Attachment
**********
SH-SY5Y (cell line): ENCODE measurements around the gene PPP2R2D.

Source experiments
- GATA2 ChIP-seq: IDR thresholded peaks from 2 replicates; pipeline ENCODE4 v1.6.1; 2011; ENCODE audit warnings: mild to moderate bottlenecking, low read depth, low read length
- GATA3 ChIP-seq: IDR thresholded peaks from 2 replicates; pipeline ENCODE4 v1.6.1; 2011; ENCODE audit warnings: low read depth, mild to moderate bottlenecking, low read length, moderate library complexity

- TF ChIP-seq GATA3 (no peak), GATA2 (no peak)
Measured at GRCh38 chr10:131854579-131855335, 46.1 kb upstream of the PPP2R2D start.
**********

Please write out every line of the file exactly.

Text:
SH-SY5Y (cell line): ENCODE measurements around the gene PPP2R2D.

Source experiments
- GATA2 ChIP-seq: IDR thresholded peaks from 2 replicates; pipeline ENCODE4 v1.6.1; 2011; ENCODE audit warnings: mild to moderate bottlenecking, low read depth, low read length
- GATA3 ChIP-seq: IDR thresholded peaks from 2 replicates; pipeline ENCODE4 v1.6.1; 2011; ENCODE audit warnings: low read depth, mild to moderate bottlenecking, low read length, moderate library complexity

- TF ChIP-seq GATA3 (no peak), GATA2 (no peak)
Measured at GRCh38 chr10:131854579-131855335, 46.1 kb upstream of the PPP2R2D start.